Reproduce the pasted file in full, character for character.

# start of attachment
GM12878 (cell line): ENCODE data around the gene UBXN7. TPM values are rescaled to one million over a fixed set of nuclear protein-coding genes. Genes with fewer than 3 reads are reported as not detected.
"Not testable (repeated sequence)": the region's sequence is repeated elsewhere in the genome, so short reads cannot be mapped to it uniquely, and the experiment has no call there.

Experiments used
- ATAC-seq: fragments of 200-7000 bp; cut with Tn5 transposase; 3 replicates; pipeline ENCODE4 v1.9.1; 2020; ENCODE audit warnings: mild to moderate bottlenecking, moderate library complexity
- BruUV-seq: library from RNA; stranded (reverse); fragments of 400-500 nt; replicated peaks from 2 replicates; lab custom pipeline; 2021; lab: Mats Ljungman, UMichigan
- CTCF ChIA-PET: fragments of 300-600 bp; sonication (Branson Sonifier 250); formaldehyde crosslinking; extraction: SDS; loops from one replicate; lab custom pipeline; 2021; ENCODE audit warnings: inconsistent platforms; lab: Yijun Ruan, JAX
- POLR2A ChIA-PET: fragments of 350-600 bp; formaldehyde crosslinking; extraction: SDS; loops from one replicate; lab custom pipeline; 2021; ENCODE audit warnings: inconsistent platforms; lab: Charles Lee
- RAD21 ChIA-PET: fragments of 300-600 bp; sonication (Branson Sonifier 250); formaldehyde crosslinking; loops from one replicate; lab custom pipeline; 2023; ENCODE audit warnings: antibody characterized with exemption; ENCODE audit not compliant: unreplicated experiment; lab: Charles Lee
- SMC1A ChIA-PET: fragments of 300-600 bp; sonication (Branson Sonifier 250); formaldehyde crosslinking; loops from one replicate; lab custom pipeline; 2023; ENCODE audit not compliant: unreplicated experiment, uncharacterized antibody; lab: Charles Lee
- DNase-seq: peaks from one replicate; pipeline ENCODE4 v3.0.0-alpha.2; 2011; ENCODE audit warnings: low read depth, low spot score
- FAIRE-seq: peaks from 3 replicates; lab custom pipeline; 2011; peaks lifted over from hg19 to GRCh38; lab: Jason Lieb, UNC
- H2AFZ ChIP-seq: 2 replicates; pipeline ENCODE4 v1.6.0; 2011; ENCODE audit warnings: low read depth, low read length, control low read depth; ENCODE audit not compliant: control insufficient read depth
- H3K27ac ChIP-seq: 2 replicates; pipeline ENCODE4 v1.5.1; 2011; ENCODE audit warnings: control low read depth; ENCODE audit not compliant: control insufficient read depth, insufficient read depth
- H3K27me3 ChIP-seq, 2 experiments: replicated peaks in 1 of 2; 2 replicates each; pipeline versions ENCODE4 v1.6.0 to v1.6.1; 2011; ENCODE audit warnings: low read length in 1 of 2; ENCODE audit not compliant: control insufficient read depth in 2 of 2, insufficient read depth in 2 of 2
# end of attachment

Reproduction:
GM12878 (cell line): ENCODE data around the gene UBXN7. TPM values are rescaled to one million over a fixed set of nuclear protein-coding genes. Genes with fewer than 3 reads are reported as not detected.
"Not testable (repeated sequence)": the region's sequence is repeated elsewhere in the genome, so short reads cannot be mapped to it uniquely, and the experiment has no call there.

Experiments used
- ATAC-seq: fragments of 200-7000 bp; cut with Tn5 transposase; 3 replicates; pipeline ENCODE4 v1.9.1; 2020; ENCODE audit warnings: mild to moderate bottlenecking, moderate library complexity
- BruUV-seq: library from RNA; stranded (reverse); fragments of 400-500 nt; replicated peaks from 2 replicates; lab custom pipeline; 2021; lab: Mats Ljungman, UMichigan
- CTCF ChIA-PET: fragments of 300-600 bp; sonication (Branson Sonifier 250); formaldehyde crosslinking; extraction: SDS; loops from one replicate; lab custom pipeline; 2021; ENCODE audit warnings: inconsistent platforms; lab: Yijun Ruan, JAX
- POLR2A ChIA-PET: fragments of 350-600 bp; formaldehyde crosslinking; extraction: SDS; loops from one replicate; lab custom pipeline; 2021; ENCODE audit warnings: inconsistent platforms; lab: Charles Lee
- RAD21 ChIA-PET: fragments of 300-600 bp; sonication (Branson Sonifier 250); formaldehyde crosslinking; loops from one replicate; lab custom pipeline; 2023; ENCODE audit warnings: antibody characterized with exemption; ENCODE audit not compliant: unreplicated experiment; lab: Charles Lee
- SMC1A ChIA-PET: fragments of 300-600 bp; sonication (Branson Sonifier 250); formaldehyde crosslinking; loops from one replicate; lab custom pipeline; 2023; ENCODE audit not compliant: unreplicated experiment, uncharacterized antibody; lab: Charles Lee
- DNase-seq: peaks from one replicate; pipeline ENCODE4 v3.0.0-alpha.2; 2011; ENCODE audit warnings: low read depth, low spot score
- FAIRE-seq: peaks from 3 replicates; lab custom pipeline; 2011; peaks lifted over from hg19 to GRCh38; lab: Jason Lieb, UNC
- H2AFZ ChIP-seq: 2 replicates; pipeline ENCODE4 v1.6.0; 2011; ENCODE audit warnings: low read depth, low read length, control low read depth; ENCODE audit not compliant: control insufficient read depth
- H3K27ac ChIP-seq: 2 replicates; pipeline ENCODE4 v1.5.1; 2011; ENCODE audit warnings: control low read depth; ENCODE audit not compliant: control insufficient read depth, insufficient read depth
- H3K27me3 ChIP-seq, 2 experiments: replicated peaks in 1 of 2; 2 replicates each; pipeline versions ENCODE4 v1.6.0 to v1.6.1; 2011; ENCODE audit warnings: low read length in 1 of 2; ENCODE audit not compliant: control insufficient read depth in 2 of 2, insufficient read depth in 2 of 2